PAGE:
Immunotherapy Combo for Melanoma Approved by FDA

Nick Mulcahy


October 01, 2015

The US Food and Drug Administration (FDA) approved nivolumab (Opdivo, Bristol-Myers Squibb) in combination with ipilimumab (Yervoy, Bristol-Myers Squibb) for the treatment of patients with unresectable or metastatic melanoma, the company announced today. The combination is limited to use in patients with BRAF V600 wild-type disease.

This is the first FDA approval of an immunotherapy combination for a cancer.

"We are currently witnessing a turning point in cancer history, based on the significant impact immuno-oncology is making in the lives of patients with metastatic melanoma," Tim Turnham, PhD, executive director of the Melanoma Research Foundation, said in a company press statement.

Both of these drugs are already approved as monotherapies in this setting. Various experts have heralded combination therapy as the future of immuno-oncology, but others have expressed concerns about affordability and increased toxicity with two drugs.

For example, at the American Society of Clinical Oncology (ASCO) annual meeting in June, as reported by Medscape Medical News, observers cautioned that the nivolumabipilimumab combination could be very expensive — nearly $300,000.

"We need to carefully define who will benefit from the combination and from nivolumab as a single agent because, as a society, we cannot afford to treat everyone with the combination," Frances Collichio, MD, from the University of North Carolina in Chapel Hill, said at that time.

Figuring out who is an optimal candidate for potent combination therapy is "the heart of the issue," said immunotherapy researcher Jedd Wolchok, MD, PhD, from the Memorial Sloan Kettering Cancer Center in New York City, at the ASCO meeting.

The accelerated approval of the nivolumab–ipilimumab combination relied on tumor response rate and durability of response as evidence of efficacy.

The approval is based on results from the 140-patient pivotal phase 2 CheckMate-069 study, which compared the combination with ipilimumab monotherapy in the treatment of advanced melanoma.

The primary end point was the objective response rate (ORR) in patients with BRAF wild-type tumors; however, the trial also involved patients with BRAF-mutation-positive melanoma.

In patients with BRAF wild-type melanoma, the ORR was higher with the combination than with ipilimumab monotherapy (60% vs 11%; P < .001). There were also more complete responses with the combination than with monotherapy (17% vs 0%), and more partial responses (43% vs 11%).

The risk for progression was 60% lower with the combination than with monotherapy (hazard ratio [HR], 0.40; P < .002). And median progression-free survival was 8.9 months with the combination (95% confidence interval [CI], 7.0 - NA) and 4.7 months with ipilimumab alone (95% CI, 2.8 - 5.3).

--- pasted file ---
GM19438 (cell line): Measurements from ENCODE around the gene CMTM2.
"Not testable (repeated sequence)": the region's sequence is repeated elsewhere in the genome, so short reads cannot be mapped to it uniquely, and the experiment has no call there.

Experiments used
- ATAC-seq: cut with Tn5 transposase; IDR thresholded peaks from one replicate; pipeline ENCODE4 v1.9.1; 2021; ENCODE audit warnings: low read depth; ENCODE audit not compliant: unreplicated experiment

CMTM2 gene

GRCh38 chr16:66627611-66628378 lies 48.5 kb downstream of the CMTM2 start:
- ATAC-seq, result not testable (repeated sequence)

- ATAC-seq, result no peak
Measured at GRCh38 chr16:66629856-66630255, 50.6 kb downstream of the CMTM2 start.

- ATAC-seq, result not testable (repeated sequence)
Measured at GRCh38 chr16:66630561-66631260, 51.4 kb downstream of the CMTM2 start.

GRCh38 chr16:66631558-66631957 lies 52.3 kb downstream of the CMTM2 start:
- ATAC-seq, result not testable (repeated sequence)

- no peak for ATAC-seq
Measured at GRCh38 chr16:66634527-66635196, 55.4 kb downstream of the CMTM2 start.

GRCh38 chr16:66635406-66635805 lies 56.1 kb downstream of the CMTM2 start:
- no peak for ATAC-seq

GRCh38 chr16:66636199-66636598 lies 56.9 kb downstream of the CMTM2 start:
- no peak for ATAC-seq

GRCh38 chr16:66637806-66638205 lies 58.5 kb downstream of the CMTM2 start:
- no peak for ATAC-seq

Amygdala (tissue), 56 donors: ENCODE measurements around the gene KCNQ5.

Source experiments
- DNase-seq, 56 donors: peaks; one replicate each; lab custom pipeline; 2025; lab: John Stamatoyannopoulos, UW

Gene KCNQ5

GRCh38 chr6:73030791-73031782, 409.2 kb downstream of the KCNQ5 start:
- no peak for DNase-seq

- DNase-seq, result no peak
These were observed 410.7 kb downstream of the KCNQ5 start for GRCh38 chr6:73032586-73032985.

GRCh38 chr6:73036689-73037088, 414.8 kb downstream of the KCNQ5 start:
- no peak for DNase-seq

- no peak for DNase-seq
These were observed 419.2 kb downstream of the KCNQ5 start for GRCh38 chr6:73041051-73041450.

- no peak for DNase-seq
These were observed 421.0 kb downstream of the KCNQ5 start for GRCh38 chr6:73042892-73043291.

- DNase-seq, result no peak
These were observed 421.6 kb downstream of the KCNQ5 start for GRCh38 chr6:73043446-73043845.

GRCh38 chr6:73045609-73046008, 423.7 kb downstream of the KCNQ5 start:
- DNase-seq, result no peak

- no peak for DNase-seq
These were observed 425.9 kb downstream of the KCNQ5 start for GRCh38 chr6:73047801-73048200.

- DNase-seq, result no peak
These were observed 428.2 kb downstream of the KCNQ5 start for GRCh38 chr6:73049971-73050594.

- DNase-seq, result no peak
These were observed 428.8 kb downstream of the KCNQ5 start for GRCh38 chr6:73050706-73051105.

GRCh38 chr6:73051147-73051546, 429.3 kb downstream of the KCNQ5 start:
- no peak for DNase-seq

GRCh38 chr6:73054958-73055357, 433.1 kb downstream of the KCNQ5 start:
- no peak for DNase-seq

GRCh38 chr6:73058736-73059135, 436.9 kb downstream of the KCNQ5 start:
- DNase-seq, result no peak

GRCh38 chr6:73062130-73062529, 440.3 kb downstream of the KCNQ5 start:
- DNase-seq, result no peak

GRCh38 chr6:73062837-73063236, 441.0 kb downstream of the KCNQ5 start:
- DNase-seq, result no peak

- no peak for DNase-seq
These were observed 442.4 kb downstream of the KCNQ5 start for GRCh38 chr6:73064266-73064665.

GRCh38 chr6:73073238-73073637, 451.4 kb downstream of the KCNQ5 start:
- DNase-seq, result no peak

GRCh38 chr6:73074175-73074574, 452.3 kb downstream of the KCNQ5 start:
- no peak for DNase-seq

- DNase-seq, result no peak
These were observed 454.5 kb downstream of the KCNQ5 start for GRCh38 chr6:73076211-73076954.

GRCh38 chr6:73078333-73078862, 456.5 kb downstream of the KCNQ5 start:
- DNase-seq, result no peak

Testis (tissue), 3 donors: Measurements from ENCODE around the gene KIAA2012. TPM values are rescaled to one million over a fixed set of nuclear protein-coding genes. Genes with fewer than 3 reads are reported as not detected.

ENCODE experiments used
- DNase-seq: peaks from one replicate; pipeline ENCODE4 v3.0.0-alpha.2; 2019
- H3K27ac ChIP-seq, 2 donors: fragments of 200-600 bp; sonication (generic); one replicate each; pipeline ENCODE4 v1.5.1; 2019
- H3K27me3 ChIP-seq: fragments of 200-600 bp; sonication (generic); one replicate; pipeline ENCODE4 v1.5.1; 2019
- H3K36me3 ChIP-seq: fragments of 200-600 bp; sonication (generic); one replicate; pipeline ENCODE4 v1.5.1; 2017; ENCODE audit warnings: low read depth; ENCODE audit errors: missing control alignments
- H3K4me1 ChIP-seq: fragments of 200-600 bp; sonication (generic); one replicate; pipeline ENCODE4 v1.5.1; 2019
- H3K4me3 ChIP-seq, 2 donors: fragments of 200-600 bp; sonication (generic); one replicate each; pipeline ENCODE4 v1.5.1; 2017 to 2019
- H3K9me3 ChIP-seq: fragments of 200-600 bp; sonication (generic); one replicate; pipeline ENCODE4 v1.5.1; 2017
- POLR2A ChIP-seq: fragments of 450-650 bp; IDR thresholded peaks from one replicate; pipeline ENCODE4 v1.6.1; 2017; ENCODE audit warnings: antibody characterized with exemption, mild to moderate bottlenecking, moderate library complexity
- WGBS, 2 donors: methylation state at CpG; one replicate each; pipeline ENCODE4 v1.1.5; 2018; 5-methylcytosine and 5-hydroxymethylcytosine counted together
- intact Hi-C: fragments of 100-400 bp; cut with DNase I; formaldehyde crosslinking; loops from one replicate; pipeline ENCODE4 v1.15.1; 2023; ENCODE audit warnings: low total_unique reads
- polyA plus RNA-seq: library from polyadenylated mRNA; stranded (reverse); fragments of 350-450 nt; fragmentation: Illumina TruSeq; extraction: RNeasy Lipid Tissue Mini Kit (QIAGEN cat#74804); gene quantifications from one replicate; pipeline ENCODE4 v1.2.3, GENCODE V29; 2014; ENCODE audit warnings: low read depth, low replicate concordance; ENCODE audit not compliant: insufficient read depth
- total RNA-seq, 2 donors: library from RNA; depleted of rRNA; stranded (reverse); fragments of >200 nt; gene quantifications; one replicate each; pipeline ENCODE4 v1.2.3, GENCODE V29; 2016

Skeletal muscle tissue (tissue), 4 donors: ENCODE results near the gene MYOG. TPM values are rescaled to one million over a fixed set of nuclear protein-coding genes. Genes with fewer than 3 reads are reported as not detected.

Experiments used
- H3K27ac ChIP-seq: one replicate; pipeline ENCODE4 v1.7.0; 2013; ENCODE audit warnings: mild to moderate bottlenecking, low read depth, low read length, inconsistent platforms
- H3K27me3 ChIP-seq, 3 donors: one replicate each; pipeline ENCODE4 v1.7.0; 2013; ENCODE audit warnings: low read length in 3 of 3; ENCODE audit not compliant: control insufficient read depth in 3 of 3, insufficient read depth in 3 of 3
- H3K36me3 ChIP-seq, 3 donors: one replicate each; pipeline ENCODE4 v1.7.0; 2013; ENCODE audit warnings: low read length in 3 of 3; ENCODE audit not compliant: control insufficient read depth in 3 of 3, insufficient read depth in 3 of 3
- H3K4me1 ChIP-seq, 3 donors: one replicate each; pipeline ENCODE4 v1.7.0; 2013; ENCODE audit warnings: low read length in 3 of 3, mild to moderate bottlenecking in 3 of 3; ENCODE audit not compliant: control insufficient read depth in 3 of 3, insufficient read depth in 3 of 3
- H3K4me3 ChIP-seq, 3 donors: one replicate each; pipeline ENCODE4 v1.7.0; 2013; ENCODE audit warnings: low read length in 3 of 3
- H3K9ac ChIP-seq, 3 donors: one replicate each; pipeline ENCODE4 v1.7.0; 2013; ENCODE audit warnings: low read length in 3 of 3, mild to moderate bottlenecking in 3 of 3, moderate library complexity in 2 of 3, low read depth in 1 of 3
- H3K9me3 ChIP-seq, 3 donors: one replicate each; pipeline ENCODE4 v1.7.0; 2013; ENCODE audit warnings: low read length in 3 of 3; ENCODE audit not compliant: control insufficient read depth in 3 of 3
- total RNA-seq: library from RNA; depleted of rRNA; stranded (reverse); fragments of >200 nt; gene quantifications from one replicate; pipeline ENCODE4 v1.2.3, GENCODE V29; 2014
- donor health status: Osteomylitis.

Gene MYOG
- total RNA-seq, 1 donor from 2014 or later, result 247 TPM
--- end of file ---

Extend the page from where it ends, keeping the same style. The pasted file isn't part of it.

"This trial provides clinical rationale for targeting the immune system with two immuno-oncology agents in metastatic melanoma," according to a company press statement.

In the pivotal trial, patients in the combination group received nivolumab1 mg/kg plus ipilimumab3 mg/kg every 3 weeks for four doses during the combination phase, which was followed by nivolumab 3 mg/kg every 2 weeks during the monotherapy phase. Patients in the monotherapy group received ipilimumab3 mg/kg every 3 weeks for four doses plus matched placebo.

The combination was more toxic. The following all occurred more frequently with the combination than with monotherapy: serious adverse reactions (62% vs 39%), adverse reactions leading to permanent discontinuation (43% vs 11%) or dose delays (47% vs 22%), and grade 3 or 4 adverse reactions (69% vs 43%).

In addition, 25 of 94 patients (27%) in the combination group did not complete all four cycles of the regimen. The first occurrence of a grade 3 or 4 adverse reaction was during administration of the combination in 56 patients (59%) and during administration of nivolumab alone in nine patients (10%).

The most common adverse reactions leading to the discontinuation of nivolumab, compared with ipilimumab alone, were colitis (16% vs 2%), diarrhea not treated with corticosteroids (4% vs 4%), increased alanine aminotransferase (ALT) levels (4% vs 0%), pneumonitis (3% vs 0%), and increased aspartate aminotransferase (AST) levels (3% vs 0%).

The most frequent serious adverse events with the combination, compared with ipilimumab alone, were colitis (17% vs 9%), diarrhea (9% vs 7%), pyrexia (6% vs 7%), and pneumonitis (5% vs 0%).

The most common adverse reactions reported in at least 20% of patients receiving the combination, compared with ipilimumab alone, were rash (67% vs 57%), pruritus (37% vs 26%), headache (24% vs 20%), vomiting (23% vs 15%), and colitis (22% vs 11%).

Nivolumab monotherapy is associated with immune-mediated adverse events, including pneumonitis, colitis, hepatitis, endocrinopathies, nephritis and renal dysfunction, and rash, as well as infusion reactions and embryofetal toxicity.


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